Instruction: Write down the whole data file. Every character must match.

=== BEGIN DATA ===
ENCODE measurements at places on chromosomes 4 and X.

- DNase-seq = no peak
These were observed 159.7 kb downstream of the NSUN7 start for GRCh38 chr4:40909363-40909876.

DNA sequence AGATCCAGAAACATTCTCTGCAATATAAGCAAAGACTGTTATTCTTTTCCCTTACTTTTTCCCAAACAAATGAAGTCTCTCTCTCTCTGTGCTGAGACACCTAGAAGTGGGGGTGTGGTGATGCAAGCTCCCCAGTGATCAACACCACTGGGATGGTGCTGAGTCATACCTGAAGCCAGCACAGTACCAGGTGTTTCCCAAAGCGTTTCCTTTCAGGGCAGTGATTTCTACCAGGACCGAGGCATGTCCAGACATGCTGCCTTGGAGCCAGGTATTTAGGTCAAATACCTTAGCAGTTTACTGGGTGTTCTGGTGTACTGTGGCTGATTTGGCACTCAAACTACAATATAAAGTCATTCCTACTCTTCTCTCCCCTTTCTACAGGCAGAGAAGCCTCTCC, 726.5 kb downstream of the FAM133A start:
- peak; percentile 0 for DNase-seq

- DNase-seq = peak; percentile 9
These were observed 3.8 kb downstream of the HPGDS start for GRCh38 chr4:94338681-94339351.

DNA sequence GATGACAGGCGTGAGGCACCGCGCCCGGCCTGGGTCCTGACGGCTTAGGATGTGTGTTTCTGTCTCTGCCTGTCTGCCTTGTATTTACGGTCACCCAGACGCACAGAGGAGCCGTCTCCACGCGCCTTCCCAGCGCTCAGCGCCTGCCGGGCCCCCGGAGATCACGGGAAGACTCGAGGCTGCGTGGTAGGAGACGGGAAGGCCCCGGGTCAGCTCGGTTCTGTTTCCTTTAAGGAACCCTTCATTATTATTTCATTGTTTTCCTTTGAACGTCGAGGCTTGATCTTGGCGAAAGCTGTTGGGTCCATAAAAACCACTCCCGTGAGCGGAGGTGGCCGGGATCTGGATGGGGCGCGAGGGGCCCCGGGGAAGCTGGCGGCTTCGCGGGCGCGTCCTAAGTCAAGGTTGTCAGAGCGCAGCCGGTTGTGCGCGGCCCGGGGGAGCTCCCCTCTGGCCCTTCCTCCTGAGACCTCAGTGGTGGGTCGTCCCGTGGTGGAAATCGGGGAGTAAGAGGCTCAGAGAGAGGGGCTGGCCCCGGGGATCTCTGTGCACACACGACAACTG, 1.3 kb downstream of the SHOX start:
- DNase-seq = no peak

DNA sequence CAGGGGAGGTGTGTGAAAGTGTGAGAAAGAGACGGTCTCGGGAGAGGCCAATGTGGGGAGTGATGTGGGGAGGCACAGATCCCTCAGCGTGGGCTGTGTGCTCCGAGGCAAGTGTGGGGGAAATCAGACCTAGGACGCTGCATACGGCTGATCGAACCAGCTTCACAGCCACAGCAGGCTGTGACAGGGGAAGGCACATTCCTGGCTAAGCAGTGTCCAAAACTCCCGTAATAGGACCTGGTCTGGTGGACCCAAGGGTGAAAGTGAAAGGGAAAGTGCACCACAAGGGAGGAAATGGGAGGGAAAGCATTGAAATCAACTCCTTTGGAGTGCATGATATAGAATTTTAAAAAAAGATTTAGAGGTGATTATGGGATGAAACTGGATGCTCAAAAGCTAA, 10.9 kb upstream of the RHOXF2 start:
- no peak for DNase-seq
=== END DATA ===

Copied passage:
ENCODE measurements at places on chromosomes 4 and X.

- DNase-seq = no peak
These were observed 159.7 kb downstream of the NSUN7 start for GRCh38 chr4:40909363-40909876.

DNA sequence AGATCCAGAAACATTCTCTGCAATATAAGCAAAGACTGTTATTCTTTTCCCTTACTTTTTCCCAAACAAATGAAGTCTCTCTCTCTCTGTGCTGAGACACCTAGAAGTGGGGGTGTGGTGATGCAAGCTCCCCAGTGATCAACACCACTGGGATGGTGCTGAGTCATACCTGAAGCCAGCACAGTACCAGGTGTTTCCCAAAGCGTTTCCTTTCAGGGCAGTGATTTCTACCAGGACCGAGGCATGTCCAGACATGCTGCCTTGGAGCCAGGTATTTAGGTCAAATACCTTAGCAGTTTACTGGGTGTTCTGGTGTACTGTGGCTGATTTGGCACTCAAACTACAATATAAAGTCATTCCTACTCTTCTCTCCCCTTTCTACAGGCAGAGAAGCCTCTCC, 726.5 kb downstream of the FAM133A start:
- peak; percentile 0 for DNase-seq

- DNase-seq = peak; percentile 9
These were observed 3.8 kb downstream of the HPGDS start for GRCh38 chr4:94338681-94339351.

DNA sequence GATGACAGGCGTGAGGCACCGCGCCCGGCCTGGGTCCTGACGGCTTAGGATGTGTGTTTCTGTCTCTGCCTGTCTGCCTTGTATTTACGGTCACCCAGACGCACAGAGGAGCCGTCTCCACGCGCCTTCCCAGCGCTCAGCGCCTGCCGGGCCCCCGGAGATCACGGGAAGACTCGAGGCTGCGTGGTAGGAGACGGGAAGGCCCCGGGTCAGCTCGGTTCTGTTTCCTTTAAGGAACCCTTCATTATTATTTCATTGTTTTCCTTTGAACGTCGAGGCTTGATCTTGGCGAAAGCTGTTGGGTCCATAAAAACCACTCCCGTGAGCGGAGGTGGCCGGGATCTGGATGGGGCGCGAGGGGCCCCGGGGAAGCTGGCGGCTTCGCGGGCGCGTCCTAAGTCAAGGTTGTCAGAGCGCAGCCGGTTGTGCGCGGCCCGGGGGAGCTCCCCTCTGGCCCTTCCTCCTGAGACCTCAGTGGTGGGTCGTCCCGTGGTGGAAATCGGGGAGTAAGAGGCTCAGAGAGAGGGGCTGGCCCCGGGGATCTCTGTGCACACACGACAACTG, 1.3 kb downstream of the SHOX start:
- DNase-seq = no peak

DNA sequence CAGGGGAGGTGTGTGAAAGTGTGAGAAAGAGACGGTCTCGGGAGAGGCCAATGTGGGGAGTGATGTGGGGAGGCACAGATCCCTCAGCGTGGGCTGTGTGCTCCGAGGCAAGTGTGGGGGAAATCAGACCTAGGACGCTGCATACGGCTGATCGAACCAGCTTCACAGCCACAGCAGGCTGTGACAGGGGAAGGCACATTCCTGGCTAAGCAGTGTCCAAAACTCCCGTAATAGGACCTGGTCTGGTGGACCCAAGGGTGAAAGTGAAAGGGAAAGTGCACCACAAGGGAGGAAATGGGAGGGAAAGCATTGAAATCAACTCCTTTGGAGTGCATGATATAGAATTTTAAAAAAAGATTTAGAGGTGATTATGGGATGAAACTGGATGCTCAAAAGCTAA, 10.9 kb upstream of the RHOXF2 start:
- no peak for DNase-seq